Intraarticular Injection is a procedure where the affected joint is injected with a hypodermic needle, through which medications are delivered.
Intraarticular Injection is an injection given in a joint to treat conditions like gout, tendinitis, bursitis, rheumatoid arthritis, carpal tunnel syndrome, psoriatic arthritis and sometimes osteoarthritis.
This procedure is also used to remove extra fluid from the joint.
The injection usually contains corticosteroids which reduce inflammation.
Possible Risks & Side Effects:
Most people have steroid injections without any side effects. They can be a little uncomfortable at the time of injection but many people find that they are not as bad as they had feared. Occasionally people notice a flare up in their joint pain within the first 24 hours after injection. This usually settles by itself within a couple of days, but taking simple painkillers like paracetamol will help.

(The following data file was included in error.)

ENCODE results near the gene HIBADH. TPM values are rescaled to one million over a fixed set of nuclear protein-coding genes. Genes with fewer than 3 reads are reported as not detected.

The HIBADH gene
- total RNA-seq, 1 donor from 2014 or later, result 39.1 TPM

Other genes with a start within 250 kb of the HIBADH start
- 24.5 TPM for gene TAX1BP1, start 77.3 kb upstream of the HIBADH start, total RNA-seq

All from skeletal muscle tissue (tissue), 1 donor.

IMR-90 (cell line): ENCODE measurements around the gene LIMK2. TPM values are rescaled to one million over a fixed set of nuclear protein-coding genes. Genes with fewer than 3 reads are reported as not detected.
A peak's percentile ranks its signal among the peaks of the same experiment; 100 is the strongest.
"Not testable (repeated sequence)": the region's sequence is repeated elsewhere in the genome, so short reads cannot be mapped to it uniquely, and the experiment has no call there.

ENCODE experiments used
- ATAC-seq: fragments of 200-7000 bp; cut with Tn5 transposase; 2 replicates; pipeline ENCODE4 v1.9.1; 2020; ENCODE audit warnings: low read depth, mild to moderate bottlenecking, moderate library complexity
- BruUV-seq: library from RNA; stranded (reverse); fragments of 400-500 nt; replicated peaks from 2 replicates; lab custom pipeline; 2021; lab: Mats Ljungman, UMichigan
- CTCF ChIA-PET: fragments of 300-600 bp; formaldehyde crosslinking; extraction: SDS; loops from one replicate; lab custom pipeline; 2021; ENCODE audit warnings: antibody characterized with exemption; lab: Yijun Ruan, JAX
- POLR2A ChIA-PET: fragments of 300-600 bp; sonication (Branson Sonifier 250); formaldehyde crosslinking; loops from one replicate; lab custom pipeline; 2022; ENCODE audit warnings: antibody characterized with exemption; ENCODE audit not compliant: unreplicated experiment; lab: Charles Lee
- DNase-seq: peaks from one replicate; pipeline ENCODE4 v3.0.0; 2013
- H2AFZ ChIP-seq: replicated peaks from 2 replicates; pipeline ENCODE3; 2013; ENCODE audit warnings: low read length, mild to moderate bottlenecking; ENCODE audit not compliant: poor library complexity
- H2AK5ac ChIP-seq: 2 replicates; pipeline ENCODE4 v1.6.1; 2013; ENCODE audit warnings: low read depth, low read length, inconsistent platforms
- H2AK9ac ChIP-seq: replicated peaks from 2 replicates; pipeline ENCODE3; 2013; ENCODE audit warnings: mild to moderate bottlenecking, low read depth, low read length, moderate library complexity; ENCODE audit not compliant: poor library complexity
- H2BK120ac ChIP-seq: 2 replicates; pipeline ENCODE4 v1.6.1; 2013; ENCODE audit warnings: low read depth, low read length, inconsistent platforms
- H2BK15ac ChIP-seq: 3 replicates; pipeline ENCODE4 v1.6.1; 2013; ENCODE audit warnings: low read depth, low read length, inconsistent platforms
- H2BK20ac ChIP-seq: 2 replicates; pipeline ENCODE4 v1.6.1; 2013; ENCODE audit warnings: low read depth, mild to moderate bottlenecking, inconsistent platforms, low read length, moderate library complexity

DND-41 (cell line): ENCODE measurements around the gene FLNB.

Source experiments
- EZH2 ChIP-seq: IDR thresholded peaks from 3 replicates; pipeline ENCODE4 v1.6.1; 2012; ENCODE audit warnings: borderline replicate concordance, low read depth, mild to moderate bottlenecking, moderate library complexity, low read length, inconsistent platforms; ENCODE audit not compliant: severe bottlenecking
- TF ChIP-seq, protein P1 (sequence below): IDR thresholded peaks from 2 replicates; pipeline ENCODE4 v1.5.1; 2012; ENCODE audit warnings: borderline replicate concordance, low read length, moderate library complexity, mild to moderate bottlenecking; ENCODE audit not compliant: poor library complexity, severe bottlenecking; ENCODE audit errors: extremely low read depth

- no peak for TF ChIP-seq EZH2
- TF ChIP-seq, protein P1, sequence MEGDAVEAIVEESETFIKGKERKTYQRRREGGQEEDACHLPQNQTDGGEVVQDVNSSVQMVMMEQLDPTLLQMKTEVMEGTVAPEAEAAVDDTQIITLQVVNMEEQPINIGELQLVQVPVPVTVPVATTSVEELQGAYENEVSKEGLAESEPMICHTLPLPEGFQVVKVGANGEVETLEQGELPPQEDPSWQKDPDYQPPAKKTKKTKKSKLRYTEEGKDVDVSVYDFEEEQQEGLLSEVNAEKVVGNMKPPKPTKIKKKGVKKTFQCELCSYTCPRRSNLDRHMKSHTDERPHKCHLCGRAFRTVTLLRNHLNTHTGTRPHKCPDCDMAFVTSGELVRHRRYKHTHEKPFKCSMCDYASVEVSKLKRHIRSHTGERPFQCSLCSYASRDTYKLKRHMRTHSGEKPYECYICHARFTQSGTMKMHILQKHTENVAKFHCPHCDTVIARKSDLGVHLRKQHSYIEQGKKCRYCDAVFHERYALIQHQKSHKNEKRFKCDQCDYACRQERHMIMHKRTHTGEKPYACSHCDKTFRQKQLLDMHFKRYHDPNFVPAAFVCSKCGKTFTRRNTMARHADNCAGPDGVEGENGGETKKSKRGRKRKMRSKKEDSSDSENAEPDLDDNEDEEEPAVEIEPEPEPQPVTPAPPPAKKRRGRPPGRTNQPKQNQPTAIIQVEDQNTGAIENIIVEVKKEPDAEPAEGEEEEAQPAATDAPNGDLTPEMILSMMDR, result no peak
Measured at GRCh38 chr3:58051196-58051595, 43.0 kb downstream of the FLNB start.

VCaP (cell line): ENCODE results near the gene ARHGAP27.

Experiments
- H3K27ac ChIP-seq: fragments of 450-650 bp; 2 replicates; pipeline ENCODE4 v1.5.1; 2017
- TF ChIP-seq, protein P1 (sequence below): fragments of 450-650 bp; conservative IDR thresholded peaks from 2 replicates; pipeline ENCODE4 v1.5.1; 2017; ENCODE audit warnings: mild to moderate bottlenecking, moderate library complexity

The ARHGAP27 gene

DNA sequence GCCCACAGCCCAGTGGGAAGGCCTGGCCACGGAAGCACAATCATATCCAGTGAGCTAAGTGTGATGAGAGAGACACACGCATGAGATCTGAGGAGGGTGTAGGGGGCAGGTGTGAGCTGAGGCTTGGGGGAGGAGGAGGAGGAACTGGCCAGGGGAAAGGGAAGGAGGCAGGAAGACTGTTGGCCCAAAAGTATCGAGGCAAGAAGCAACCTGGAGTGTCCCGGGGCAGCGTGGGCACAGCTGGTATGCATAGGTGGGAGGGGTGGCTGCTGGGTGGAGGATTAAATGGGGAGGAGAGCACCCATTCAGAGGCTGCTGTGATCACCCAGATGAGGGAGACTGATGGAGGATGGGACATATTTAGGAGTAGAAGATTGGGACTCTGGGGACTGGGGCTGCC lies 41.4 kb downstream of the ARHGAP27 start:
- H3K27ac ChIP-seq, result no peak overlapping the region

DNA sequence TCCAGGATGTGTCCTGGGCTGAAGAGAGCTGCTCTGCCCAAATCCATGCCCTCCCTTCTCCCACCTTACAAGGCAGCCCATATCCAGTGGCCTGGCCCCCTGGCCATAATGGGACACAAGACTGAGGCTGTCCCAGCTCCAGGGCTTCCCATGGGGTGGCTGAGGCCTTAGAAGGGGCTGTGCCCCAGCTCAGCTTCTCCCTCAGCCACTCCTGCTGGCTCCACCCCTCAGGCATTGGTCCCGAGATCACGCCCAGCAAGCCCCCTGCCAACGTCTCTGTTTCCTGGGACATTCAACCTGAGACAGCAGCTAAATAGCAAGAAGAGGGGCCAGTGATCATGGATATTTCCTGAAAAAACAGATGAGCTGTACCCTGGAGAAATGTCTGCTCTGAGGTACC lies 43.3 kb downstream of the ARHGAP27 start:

Injections can occasionally cause some changes in the colour of the skin at the injection site.
It is not advisable to have multiple injections in the same site or joint.
In case of any known allergy to the medication, the injection should not be given. It should also be avoided if there is an infection in or around the joint.
The conditions of gout, tendinitis, bursitis and rheumatoid arthritis can be treated by Intra-Articular Injection Rheumatology. The process involves the injection of a hypodermic needle into the affected joint. Watch the video to know about pre and post-treatment precautions.